Section 1 Assessment-2

  • ___ limited government
  • ___ representative government
  • ___ separation of powers
  • A. the division of power among the legislative, executive, and judicial branches of government
  • B. a system in which the power of the government is limited, not absolute
  • C. a system of government in which people elect delegates to make laws and conduct government
  • Checking for Understanding
  • B
  • C
  • A
  • Match the term with the correct definition.

Section 1 Assessment-3

  • 3. Identify Magna Carta, Petition of Right, English Bill of Rights, Mayflower Compact, Great Fundamentals.
  • Checking for Understanding
  • The Magna Carta provided the basis for the principle of limited government.
  • The Petition of Right put severe limitations on a king’s power.
  • The English Bill of Rights was a document that set clear limits on what a ruler could and could not do.
  • The Mayflower Compact, signed by the Pilgrims in 1620, stands as the first example of many colonial plans for self-government.
  • The Great Fundamentals were the first basic system of laws in the English colonies.

Section 1 Assessment-4

  • 4. Analyze John Locke’s natural law argument as it applies to the social contract theory.
  • Checking for Understanding
  • Locke believed that people contract with government to protect their natural rights.

Section 1 Assessment-5

  • 5. Identifying Central Issues The idea of limited government, first established by the Magna Carta, is an important principle of American government. Why must government be limited?
  • Critical Thinking
  • Answers should include the ideas that a government of unlimited power would be more prone to abuse that power, rulers could become tyrants, many groups would not be represented, and civil liberties/natural rights would be endangered.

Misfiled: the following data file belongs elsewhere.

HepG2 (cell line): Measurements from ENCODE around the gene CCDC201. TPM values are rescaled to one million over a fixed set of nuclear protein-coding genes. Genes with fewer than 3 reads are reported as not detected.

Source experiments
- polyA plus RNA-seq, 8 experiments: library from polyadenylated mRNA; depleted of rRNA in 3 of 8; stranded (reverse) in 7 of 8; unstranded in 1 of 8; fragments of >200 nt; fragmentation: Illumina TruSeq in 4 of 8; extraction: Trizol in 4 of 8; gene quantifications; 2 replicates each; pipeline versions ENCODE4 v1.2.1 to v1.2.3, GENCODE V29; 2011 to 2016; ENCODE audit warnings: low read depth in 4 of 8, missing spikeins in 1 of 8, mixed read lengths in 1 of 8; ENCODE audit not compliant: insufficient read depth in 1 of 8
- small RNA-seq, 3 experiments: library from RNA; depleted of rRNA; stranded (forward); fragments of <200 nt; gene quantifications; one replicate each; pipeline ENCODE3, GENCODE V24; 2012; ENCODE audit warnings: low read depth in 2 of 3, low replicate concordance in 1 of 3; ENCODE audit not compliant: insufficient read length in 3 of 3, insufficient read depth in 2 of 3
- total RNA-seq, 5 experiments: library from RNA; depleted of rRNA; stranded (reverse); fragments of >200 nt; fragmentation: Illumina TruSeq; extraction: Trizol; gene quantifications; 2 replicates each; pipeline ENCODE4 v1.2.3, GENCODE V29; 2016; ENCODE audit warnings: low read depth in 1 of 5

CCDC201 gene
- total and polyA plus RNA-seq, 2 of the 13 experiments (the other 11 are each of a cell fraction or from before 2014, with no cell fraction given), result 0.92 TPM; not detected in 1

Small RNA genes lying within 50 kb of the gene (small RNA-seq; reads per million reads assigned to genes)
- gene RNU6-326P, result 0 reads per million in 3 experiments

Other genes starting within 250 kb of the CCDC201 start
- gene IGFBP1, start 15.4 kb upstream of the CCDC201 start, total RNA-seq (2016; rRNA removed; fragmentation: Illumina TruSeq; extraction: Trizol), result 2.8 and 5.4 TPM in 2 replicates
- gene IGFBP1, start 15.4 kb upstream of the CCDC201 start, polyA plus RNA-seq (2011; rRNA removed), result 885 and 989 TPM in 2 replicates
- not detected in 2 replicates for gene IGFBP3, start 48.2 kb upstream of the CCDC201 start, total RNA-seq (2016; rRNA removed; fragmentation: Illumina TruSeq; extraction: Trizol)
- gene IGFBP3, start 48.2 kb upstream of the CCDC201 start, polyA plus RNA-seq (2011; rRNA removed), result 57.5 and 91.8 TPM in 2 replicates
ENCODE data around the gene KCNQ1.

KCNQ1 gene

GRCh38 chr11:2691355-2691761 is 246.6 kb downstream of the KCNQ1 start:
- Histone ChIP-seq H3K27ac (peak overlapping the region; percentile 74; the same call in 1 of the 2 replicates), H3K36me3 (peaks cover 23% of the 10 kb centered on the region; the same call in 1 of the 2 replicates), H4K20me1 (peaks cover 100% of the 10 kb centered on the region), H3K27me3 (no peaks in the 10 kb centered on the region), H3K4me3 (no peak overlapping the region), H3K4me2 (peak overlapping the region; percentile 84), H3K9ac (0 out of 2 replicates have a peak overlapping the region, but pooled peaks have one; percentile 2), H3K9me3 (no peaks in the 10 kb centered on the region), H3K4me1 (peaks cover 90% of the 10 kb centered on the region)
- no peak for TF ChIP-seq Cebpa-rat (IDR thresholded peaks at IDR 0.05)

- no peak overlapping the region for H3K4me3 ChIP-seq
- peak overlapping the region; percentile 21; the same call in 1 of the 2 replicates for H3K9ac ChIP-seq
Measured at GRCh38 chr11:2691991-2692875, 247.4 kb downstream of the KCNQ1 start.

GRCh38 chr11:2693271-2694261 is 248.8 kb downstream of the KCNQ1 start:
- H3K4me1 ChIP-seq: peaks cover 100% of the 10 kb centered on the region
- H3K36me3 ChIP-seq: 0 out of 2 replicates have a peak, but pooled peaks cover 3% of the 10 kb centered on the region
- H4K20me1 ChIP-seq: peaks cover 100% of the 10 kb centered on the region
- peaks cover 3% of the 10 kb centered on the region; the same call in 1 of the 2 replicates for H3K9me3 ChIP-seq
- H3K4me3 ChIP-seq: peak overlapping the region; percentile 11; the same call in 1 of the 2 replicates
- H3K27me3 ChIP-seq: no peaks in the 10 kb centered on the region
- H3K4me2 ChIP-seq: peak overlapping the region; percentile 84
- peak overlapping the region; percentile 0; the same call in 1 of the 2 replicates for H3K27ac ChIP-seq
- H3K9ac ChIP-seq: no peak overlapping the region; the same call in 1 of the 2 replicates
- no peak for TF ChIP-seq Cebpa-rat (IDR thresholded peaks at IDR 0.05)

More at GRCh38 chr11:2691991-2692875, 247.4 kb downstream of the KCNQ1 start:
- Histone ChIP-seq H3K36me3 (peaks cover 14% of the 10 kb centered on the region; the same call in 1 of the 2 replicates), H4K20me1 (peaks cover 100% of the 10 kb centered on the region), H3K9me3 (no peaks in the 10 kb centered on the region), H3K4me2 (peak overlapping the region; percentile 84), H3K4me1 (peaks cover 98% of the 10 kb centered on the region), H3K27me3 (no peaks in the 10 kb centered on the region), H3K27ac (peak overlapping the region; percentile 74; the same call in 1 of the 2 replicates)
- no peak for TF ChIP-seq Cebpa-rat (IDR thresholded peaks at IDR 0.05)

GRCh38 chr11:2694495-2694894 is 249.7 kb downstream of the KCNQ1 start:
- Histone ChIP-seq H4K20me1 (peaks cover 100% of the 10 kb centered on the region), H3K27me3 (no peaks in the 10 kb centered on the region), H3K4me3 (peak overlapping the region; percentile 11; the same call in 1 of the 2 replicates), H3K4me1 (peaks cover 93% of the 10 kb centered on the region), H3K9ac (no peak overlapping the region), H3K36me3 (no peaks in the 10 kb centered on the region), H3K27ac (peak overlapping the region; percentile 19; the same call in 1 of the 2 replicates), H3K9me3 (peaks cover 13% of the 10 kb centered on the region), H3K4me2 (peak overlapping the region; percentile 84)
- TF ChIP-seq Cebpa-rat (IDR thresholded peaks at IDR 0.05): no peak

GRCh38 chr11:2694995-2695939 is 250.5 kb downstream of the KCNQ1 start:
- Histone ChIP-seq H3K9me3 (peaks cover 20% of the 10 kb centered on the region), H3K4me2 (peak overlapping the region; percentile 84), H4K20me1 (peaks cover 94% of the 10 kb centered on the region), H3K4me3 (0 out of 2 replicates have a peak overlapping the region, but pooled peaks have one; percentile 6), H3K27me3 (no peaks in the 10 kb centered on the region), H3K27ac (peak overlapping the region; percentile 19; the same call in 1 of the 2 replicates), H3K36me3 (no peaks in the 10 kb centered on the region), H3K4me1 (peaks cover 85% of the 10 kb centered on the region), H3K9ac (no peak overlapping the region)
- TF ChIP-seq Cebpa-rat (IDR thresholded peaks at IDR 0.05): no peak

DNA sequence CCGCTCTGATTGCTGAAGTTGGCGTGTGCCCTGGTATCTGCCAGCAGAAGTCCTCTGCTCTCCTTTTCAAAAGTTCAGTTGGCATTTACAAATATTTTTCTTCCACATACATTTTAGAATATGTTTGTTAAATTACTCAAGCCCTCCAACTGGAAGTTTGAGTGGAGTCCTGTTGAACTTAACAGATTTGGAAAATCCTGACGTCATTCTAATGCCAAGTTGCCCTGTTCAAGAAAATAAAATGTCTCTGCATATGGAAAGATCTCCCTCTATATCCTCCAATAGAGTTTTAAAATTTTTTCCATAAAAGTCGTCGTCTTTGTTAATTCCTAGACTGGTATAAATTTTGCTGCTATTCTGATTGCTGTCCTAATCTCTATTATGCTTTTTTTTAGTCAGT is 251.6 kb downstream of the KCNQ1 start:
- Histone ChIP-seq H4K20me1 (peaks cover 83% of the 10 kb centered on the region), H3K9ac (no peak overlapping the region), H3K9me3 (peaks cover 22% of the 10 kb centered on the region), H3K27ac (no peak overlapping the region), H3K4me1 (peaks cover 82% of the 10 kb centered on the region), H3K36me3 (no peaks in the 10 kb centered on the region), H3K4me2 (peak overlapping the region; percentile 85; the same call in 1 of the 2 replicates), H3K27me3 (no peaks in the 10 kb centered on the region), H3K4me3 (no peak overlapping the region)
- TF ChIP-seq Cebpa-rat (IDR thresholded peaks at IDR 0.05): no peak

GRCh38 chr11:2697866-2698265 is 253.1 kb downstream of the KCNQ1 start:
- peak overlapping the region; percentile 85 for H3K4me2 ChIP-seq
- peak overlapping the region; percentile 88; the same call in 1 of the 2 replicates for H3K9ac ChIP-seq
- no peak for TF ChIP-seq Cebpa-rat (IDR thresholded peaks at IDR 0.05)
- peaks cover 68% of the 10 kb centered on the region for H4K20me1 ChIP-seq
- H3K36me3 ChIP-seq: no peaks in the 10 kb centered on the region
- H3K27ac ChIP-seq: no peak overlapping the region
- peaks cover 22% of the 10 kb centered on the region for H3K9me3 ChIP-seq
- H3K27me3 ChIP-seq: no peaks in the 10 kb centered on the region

Section 1 Concepts in Action

  • Growth of Democracy Review the key ideas of the English Bill of Rights outlined on pages 36 and 37. Write an essay explaining which rights granted in the English Bill of Rights are the most important today. Include reasons for your opinion.

End of Section 1

Section 2 Introduction-1

  • Uniting for Independence
  • Key Terms
  • revenue, embargo
  • Find Out
  • • Why were the colonists and the British unable to compromise and settle their differences?
  • • What factors caused the British to allow the colonists to operate with little interference between 1607 and 1763?

Section 2 Introduction-2

  • Uniting for Independence
  • Understanding Concepts
  • Growth of Democracy How did the colonial experience during the dispute with Britain help shape American ideals of constitutional democracy?
  • Section Objective
  • Relate how colonists united against British laws, leading to the Declaration of Independence.

Section 2-1

  • John Hancock of Massachusetts, the president of the Continental Congress, was the first person to sign the Declaration of Independence in Philadelphia. When he did, he wrote his name in very large letters, declaring, “There, I guess King George will be able to read that!” Even today, Americans often refer to a person’s signature as a “John Hancock.”

Section 2-2

  • A. Although Britain regarded the American colonies largely as a source of economic benefits, it allowed them limited self-government.
  • I. The Colonies on Their Own (pages 42–43)
  • B. The British government tightened its control over the colonies after the French and Indian wars.
  • C. King George III and his ministers made the colonies help pay for the war by levying new taxes on the colonists.

Section 2-3

  • Why did the British government allow its American colonies to develop representative governments?
  • The distance of the colonies from Great Britain made colonial self-government convenient.
  • I. The Colonies on Their Own (pages 42–43)

Section 2-4

  • A. Harsh British policies and taxes helped unite the colonies.
  • II. Colonial Unity (pages 44–45)
  • B. To protest British policies, the colonists sent petitions to the king and also organized committees of correspondence.
  • C. The First Continental Congress held in Philadelphia in 1774 debated what the colonies should do about their relationship with Britain.